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I am working on a project to get our company PCI Compliant. One of the key issues I face is managing PCI/Security policies in the organisation.

I am responsible for creating the policies and distributing it. I find on many occasions when I hand over a policy that the user does not sign the document or maintain it. There seems to be a lot of admin overhead just trying to get people to sign the documents.

Does anyone know of software that can be used to automate the processes and maintenance surrounding policies?

Key features I believe is important are:

  • Automated way of getting users to acknowledge new policies/updated policies
  • Assigning owners
  • Templates for formulation of new policies

Any suggestion would be great. We are on a tight budget so I need a cost effective solution.

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5 Answers 5

I'm not sure this is an issue best addressed with a techncial solution.

Your management team have decided, I presume, that it is a business requirement to get PCI compliance? (If not, then why would you be trying for it?)

Then if you have a user who won't put the work in, their boss needs to yell at them until they do. Corporate policies are not optional.

(Now, I'm not saying that you shouldn't be looking to make the system work smoother for your users. You should always be trying to do that. But: they're not allowed to skip the work in the meantime.)

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I would recommend using a wiki to store the policies, you then get versioning, etc. You can also create templates which include the document control information you need to evidence such as the change date, approval date, effective date, etc. You could probably get away with a lightweight wiki, but if you have SharePoint or KnowledgeTree those might be the way to go. Semantic Media Wiki might also be a good choice. The wiki route is also good because you can embed keywors and tags, such as the applicable PCI requirements which makes it much easier to track individual policies and cross reference.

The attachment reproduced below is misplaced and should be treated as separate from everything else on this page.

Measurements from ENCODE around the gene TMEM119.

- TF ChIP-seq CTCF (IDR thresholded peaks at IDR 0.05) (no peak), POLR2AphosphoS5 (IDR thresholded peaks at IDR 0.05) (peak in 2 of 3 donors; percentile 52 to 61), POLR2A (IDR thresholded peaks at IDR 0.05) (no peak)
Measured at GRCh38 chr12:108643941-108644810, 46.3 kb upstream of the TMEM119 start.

If we look at the PCI Scoring Guidance, we see that 12.6.2 says

12.6.2 Verify that the security awareness program requires personnel to acknowledge, in writing or electronically, at least annually that they have read and understand the information security policy

Always consult with your own QSA, but if you have a small enough group, you can probably combine this somehow with your annual training in 12.6.1; do a training session with a sign-in sheet and another column for policy sign-off.

If you use outlook, you can use the voting button functionality to collect responses, but you would probably be best served implementing some type of survey web-app that allows you to build survey questions. You could be extra rigorous and test them on what they read, but your basics would be a name field, a checkbox, and maybe an additional field for initials for a digital sign-off. If you use SharePoint, again this can be used to collect surveys.

I don't have any familiarity, but I did a quick search and came up with these:

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I'm not aware offhand of any particular system that does that, although I'm sure such systems exist. That being said, in my experience the software you're looking for is a human.

  1. People ignore reminder emails from a system, humans are harder to ignore.
  2. The human can apply knowledge as to areas of responsibility and ensure that the right people are being reminded.
  3. The human can apply translation skills between the PCI/QSA requirements and the business's established documentation base that a system can't.
  4. In short, PCI compliance is a project management problem, and software doesn't manage projects, people do.

Yes, these duties will tie up significant resources from that human at least once a year. Depending on why you need PCI compliance, it may be worth it (a merchant may place less value on perfecting their compliance audit process than a payment processor, for example; the penalties for losing compliance are more severe for the latter). Unfortunately, that's the name of the compliance game. Many people say you shouldn't confuse compliance with security - you also shouldn't assume it can be done efficiently.

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My last company used EtQ Reliance. But it also wasn't cheap or easy to use.

http://www.etq.com/reliance/

Prior to EtQ we used a paper based system and made sure to follow the rule if you aren't trained on a document and signed off then you can't do what ever that document is for. And managers of a process can't get it in production without getting their documentation done and signed off.

It all takes a whole lot of time though.

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There may be a more custom solution out there, but I find that an easy-to-use internal wiki is usually the best approach. It allows many users to update the policies, provides version control, and allows every easy access to the latest version of the company policy for all employees.

It doesn't address your concern about individuals signing the policy but DSS point 12.6.2 only requires personnel to acknowledge annually that they have read and understood the policy. This can be done digitally through email or otherwise; it doesn't have to be a physical signature.

Here are some of the Wiki's I'd recommend:

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